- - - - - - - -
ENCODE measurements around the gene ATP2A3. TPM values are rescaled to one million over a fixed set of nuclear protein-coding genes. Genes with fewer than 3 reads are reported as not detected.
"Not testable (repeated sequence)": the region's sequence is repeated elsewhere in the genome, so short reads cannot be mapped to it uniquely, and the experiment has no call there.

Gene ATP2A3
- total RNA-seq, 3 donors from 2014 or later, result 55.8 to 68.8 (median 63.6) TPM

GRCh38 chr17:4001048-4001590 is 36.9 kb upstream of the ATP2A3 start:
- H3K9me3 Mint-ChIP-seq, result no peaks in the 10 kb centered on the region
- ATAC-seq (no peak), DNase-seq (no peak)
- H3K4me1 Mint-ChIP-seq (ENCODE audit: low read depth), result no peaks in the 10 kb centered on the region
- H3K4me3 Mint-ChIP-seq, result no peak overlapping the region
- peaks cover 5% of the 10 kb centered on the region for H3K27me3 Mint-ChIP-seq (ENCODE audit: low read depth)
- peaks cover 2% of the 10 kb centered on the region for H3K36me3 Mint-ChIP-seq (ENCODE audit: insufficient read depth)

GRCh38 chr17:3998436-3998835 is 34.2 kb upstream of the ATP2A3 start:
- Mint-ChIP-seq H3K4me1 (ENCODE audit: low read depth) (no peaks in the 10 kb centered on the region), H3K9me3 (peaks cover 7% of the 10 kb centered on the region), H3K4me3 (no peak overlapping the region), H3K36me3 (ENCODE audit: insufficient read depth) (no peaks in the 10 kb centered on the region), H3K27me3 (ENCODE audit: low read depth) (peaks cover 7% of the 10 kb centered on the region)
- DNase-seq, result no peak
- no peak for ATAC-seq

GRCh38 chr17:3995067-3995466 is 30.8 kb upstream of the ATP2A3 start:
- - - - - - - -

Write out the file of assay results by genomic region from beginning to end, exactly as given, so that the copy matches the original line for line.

ENCODE measurements around the gene ATP2A3. TPM values are rescaled to one million over a fixed set of nuclear protein-coding genes. Genes with fewer than 3 reads are reported as not detected.
"Not testable (repeated sequence)": the region's sequence is repeated elsewhere in the genome, so short reads cannot be mapped to it uniquely, and the experiment has no call there.

Gene ATP2A3
- total RNA-seq, 3 donors from 2014 or later, result 55.8 to 68.8 (median 63.6) TPM

GRCh38 chr17:4001048-4001590 is 36.9 kb upstream of the ATP2A3 start:
- H3K9me3 Mint-ChIP-seq, result no peaks in the 10 kb centered on the region
- ATAC-seq (no peak), DNase-seq (no peak)
- H3K4me1 Mint-ChIP-seq (ENCODE audit: low read depth), result no peaks in the 10 kb centered on the region
- H3K4me3 Mint-ChIP-seq, result no peak overlapping the region
- peaks cover 5% of the 10 kb centered on the region for H3K27me3 Mint-ChIP-seq (ENCODE audit: low read depth)
- peaks cover 2% of the 10 kb centered on the region for H3K36me3 Mint-ChIP-seq (ENCODE audit: insufficient read depth)

GRCh38 chr17:3998436-3998835 is 34.2 kb upstream of the ATP2A3 start:
- Mint-ChIP-seq H3K4me1 (ENCODE audit: low read depth) (no peaks in the 10 kb centered on the region), H3K9me3 (peaks cover 7% of the 10 kb centered on the region), H3K4me3 (no peak overlapping the region), H3K36me3 (ENCODE audit: insufficient read depth) (no peaks in the 10 kb centered on the region), H3K27me3 (ENCODE audit: low read depth) (peaks cover 7% of the 10 kb centered on the region)
- DNase-seq, result no peak
- no peak for ATAC-seq

GRCh38 chr17:3995067-3995466 is 30.8 kb upstream of the ATP2A3 start: